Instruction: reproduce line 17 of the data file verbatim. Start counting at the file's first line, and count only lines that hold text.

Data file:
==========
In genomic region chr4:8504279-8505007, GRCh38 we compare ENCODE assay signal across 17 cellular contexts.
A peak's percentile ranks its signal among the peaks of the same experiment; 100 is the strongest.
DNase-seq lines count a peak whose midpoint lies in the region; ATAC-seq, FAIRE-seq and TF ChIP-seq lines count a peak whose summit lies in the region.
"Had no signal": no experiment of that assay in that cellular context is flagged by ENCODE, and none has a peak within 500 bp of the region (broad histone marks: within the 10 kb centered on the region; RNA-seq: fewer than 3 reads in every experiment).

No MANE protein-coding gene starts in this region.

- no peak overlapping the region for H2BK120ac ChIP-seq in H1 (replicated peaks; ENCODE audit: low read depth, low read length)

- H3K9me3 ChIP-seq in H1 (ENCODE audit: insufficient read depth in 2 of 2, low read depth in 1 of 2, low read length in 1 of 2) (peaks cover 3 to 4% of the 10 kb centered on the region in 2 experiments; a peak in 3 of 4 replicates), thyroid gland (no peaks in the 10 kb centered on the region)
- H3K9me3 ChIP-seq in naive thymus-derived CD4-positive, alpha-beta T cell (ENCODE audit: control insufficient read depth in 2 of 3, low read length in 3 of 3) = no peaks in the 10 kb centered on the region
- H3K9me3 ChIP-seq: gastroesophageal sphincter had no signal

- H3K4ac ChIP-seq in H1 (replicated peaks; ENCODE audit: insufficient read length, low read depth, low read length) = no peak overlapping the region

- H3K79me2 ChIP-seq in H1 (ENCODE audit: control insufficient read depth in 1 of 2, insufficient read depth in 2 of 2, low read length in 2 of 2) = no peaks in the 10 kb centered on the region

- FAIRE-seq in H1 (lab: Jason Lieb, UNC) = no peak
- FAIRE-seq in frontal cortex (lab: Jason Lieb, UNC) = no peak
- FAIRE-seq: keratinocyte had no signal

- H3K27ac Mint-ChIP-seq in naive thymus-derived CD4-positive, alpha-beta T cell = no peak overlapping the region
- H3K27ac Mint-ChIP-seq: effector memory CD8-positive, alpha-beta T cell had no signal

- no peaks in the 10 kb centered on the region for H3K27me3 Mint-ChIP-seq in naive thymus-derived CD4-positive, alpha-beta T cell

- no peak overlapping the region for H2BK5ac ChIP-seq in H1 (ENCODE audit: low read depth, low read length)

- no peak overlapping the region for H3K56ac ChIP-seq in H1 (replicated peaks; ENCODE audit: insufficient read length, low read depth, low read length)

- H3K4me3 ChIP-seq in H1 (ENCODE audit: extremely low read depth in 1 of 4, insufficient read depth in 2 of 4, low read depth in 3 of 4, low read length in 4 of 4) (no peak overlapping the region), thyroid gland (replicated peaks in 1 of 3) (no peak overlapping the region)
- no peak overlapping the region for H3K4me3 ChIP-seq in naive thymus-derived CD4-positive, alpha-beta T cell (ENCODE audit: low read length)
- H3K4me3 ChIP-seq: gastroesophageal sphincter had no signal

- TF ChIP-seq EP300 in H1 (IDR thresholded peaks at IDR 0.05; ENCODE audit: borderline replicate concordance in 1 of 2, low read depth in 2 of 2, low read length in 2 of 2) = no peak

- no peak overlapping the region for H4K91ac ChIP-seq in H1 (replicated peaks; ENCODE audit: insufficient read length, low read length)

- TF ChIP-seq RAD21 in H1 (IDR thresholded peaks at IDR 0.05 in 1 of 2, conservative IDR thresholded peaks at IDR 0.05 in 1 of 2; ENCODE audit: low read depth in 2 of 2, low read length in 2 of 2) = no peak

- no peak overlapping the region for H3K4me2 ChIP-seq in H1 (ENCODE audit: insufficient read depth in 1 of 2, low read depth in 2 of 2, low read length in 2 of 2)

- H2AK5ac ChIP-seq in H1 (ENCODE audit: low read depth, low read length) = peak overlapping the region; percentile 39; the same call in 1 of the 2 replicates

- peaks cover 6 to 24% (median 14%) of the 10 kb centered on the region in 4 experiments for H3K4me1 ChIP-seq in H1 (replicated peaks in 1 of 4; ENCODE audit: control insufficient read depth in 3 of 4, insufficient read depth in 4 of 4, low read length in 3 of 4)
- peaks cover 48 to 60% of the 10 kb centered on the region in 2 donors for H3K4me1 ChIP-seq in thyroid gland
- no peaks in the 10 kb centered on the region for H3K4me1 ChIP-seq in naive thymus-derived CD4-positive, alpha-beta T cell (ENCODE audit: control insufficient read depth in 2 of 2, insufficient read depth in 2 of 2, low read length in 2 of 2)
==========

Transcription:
- no peaks in the 10 kb centered on the region for H3K27me3 Mint-ChIP-seq in naive thymus-derived CD4-positive, alpha-beta T cell